Forest vegetation has an important effect on micro-scale temperature conditions. Shelter from the sun, blanketing at night, heat loss by evapotranspiration, reduction of wind speed and the impeding of vertical air movement all influence the temperature environment. The most obvious effect of canopy cover is that, inside the forest, daily maximum temperatures are lower and minima are higher (Figure 12.16). This is particularly apparent during periods of high summer evapotranspiration, which depress daily maximum temperatures and cause mean monthly temperatures in tropical and temperate forests to fall well below that outside. In temperate forests at sea-level, the mean annual temperature may be about 0.6°C lower than that in surrounding open country, the mean monthly differences may reach 2.2°C in summer but not exceed 0.1°C in winter. On hot summer days the difference can be more than 2.8°C. Mean monthly temperatures and diurnal ranges for temperate beech, spruce and pine forests are given in Figure 12.17. This also shows that when trees transpire little in the summer (e.g. the forteto oak maquis of the Mediterranean), the high daytime temperatures reached in the sheltered woods may cause the pattern of mean monthly values to be the reverse of temperate forests. Even within individual climatic regions it is difficult to generalize, however. At elevations of 1000 m the lowering of temperate forest mean temperatures below those in the open may be double that at sea-level.
Source: Food and Agriculture Organization of the United Nations (1962).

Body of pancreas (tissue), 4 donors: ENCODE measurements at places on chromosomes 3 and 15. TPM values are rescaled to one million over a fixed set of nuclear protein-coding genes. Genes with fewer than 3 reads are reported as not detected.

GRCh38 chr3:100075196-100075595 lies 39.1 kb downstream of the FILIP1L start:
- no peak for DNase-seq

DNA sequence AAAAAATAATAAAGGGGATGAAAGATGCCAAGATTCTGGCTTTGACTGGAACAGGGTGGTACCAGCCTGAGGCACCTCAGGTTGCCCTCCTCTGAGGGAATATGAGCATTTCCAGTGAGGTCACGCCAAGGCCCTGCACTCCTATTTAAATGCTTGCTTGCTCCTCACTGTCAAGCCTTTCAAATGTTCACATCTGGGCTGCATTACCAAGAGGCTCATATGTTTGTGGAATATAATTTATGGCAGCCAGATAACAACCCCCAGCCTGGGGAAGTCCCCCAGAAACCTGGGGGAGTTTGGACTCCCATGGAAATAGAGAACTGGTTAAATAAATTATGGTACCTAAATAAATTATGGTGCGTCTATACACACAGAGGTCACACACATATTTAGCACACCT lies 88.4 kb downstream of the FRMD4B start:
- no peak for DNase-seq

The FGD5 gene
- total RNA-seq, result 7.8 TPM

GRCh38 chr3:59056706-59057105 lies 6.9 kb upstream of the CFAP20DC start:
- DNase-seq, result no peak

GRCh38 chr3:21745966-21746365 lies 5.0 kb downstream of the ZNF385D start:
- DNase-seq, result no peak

The vertical structure of forest stands gives rise to a complex temperature structure, even in relatively simple stands (Figure 12.18). For example, in a ponderosa pine forest (Pinusponderosa) in Arizona the recorded mean June to July maximum was increased by 0.8°C simply by raising the thermometer from 1.5 to 2.4m above the forest floor. In stratified tropical forests the thermal picture is more complex. The dense canopy heats up considerably during the day and quickly loses its heat at night, showing a much greater diurnal temperature range than the undergrowth (Figure 12.18A). Whereas daily maximum temperatures of the second storey are intermediate between those of the tree-tops and the undergrowth, the nocturnal minima are higher than either tree-tops or undergrowth because the second storey is insulated by trapped air both above and below (Figure 12.18B). During dry conditions in the Amazonian rainforest, there is a similar decoupling of the air in the lower storey from the upper two-thirds of the canopy, as reflected by the reduced amplitude of diurnal temperature range. At night, the pattern is reversed: temperatures respond to radiative cooling in the lowest two-thirds of the vegetation canopy. Temperature variations within a layer up to 25-m height are now decoupled from those in the tree-tops and above.
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